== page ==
The concluding book in the Middle Grade science fiction fantasy trilogy that follows a young girl as she traverses a troubling new world in peril is aThe concluding book in the Middle Grade science fiction fantasy trilogy that follows a young girl as she traverses a troubling new world in peril is a fitting conclusion to the epic story. As with the first two offerings, this is a story of trusting those who are different than you and uniting under shared values and goals, despite clashes of tradition.
Picking up right where the last book left off, the opening chapter sets the tone for the entire story as Eva finds herself in imminent danger. There are very few moments of safety in the story as the war for control of Orbona rages between the humans and the new inhabitants, a war based on mistrust and misinformation. Eva has the unique position of being free of any ties binding her to one side or the other. Having recently "emerged" from her underground home, she has stepped into the middle of this conflict without feeling particularly attached to anyone but the few close friends she has made. She doesn't side with either the humans or the aliens, siding instead with the notion of peace and togetherness. Her detachment allows her to see things as they actually are, removed from the filters that too often blind the others. It's because of this that Eva is able to discover the truth that lies hidden under the surface and eventually expose the lies that have been guiding the events on her world.
Some point towards the end of the second book, it was clear that Eva would emerge as the hero who would save her home from repeating the horrible history that once devastated it in the past. This novel shows her stepping into that role, but not without making some mistakes, and not before much damage is done. Balancing a sense of reality with the fantasy is one thing the series has always done well, and nothing ever comes too easily for Eva. Her belief in herself and her love of family and friends allows her sense of right to triumph over wrong.
The third book in the wonderful Wildwood series is arguably the best of the three, which is saying a lot considering the first two were near flawless.The third book in the wonderful Wildwood series is arguably the best of the three, which is saying a lot considering the first two were near flawless. But in this concluding chapter of the story that began three years ago with the first novel, Colin Meloy truly hits his stride, cementing himself as one of the finest storytellers of his generation.
The story opens with the main characters scattered throughout the various locations in the city of Portland and sections Impassable Wilderness where they each had been left at the end of Under Wildwood. Several months have passed, and many changes have taken place within the province of South Wood following the revolution orchestrated by Prue and Curtis in the first novel. Though things seem to have returned to a sense of normality, disruptive forces are at work under the surface.
Several story lines are at work in this novel, from the battle in the Industrial Wastes and Prue's quest to find the other Maker in order to fulfill the Council Tree's prophecy, to Curtis's search for the Missing bandits and the return of the Dowager Governess trying to complete her dastardly plan from the first novel. Needless to say, there is a lot of story happening in these 580+ pages, and somehow all of them manage to be perfectly paced and woven together to deliver a unforgettable climax and remarkably executed conclusion to the entire saga.
These books are destined to become classics, read for generations.
Among fans of Lewis Carroll's work, there seems to be just as much fascination with the story of his life as there is with the fictional stories, specAmong fans of Lewis Carroll's work, there seems to be just as much fascination with the story of his life as there is with the fictional stories, specifically his relationship with Alice Pleasance Liddell, the little girl for whom he created his most famous work, Alice's Adventures in Wonderland. Though biographies of the author, of which I have read many, cover this aspect of his life in detail, there has been little attempt to examine the relationship from the point of view of the other person involved. There are very few biographies about the "real" Alice, and most don't delve too deeply into the circumstances surrounding her interaction with Charles Dodgeson (aka Lewis Carroll), which is probably what made Melanie Benjamin's novel Alice I Have Been an instant success when it came out.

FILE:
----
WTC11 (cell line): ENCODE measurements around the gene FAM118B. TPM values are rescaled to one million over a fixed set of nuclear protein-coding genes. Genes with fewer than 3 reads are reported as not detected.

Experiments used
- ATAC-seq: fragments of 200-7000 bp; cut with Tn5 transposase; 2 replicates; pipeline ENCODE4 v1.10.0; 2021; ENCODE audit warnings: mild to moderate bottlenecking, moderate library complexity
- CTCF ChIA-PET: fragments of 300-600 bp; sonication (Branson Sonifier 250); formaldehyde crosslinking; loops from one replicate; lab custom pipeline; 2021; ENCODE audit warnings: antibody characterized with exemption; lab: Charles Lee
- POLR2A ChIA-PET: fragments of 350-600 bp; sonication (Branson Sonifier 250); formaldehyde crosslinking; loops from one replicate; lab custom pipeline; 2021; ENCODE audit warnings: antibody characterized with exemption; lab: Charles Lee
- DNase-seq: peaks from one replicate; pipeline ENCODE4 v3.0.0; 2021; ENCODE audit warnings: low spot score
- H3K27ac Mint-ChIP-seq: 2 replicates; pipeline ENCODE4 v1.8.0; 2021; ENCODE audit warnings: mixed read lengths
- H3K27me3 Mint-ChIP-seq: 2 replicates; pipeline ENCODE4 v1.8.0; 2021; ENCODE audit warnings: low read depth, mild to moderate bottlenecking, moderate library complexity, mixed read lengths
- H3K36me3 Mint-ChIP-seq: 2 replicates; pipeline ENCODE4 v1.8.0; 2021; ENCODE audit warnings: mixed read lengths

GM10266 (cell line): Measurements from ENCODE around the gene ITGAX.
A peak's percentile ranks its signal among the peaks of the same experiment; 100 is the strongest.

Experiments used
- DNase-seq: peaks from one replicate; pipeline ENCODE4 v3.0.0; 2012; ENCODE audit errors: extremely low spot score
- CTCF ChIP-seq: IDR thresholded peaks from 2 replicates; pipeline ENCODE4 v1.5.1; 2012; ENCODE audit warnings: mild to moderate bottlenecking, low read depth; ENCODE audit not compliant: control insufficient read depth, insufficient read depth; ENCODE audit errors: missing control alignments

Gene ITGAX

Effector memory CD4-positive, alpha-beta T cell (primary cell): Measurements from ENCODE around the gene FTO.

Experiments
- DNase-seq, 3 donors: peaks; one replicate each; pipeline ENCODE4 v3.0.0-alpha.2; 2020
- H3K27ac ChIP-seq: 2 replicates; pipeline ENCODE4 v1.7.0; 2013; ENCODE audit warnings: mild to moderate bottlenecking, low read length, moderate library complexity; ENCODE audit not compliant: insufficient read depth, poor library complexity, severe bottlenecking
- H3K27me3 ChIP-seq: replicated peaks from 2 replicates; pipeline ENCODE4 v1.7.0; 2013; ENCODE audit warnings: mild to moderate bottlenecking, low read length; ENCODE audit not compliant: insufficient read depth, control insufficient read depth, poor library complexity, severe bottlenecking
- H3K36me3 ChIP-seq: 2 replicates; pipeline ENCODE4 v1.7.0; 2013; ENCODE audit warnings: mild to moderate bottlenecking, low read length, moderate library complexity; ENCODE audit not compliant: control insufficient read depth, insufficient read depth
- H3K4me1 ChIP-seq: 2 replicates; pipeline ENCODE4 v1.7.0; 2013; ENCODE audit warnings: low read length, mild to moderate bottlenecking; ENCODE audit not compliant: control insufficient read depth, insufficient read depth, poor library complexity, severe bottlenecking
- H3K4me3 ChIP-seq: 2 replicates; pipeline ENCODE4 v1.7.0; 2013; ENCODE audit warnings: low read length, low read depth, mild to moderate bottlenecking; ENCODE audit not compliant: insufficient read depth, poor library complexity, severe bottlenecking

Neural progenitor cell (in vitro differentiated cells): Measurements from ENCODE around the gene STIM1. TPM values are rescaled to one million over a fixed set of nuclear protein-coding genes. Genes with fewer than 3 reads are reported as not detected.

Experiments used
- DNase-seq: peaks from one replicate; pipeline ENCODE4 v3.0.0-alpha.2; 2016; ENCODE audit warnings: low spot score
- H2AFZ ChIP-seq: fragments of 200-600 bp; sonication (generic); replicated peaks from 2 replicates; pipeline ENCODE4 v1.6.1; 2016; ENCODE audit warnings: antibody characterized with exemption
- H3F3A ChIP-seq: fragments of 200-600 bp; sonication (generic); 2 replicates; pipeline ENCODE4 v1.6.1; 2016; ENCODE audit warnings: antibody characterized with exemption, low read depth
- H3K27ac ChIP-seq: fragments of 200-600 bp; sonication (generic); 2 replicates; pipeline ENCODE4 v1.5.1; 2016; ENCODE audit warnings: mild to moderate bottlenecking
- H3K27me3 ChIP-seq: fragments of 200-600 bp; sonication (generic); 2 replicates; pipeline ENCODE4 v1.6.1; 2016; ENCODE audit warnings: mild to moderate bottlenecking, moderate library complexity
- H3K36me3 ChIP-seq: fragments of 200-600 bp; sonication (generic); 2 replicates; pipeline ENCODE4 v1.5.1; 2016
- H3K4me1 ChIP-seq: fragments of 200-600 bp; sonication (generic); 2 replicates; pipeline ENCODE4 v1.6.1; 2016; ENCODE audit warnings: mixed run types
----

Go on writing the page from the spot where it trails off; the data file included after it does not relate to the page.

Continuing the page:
Though I was excited upon its publication, I held off reading it until this month. When this novel came out, I had recently read Katie Rophie's Still She Haunts Me, a novel that also imagines the relationship between Alice and the author. I loved that novel, and wanted to wait for it to pass through my system before entering Benjamin's world. While they cover a lot of the same territory, the books are very different. The focus of this novel is the little girl and her thoughts and feelings, and properly leaves the intentions of others to her speculation, as any first person narrative should.
Beyond the appeal of telling a story that has long captured my curiosity, this is a remarkably poignant coming of age tale about a girl who doesn't really want to grow up, but who like all of us, must. It's a touching portrait of a child caught in situations that she cannot completely understand, and ultimately has to live with the consequences imposed by witnessing adults. In many ways, this imagining of Alice's life is similar to the themes in Alice's Adventures in Wonderland about the nonsensical rules of an adult world imposed on a child.
I really enjoyed that the book didn't end where most discussions of Alice end. It continued on, exploring her grown up life in depth, and the kind of burden that came with being "the real Alice". I also appreciated how it didn't attempt to settle the long standing debate on the nature of Lewis Carroll and his intentions when it came to his child friends. Through the entire novel, Alice remained the focus and how the ambiguous historical events may have been seen through a child's eyes, and later how they may have affected her. It was tragic at times, beautiful at others, and always engaging.
While many of the facts concerning the interactions between Alice and Lewis Carrol have been intentionally lost, either by the elimination of his dairy pages after his death or the destruction of the letters he wrote to a young Alice by her mother, Benjamin's portrayal feels very plausible. But the great thing about this book is that it doesn't really matter if they are factual or not. As a novel, the interpretations are carried through with incredible skill, creating a character as unforgettable as the real life inspiration. ...more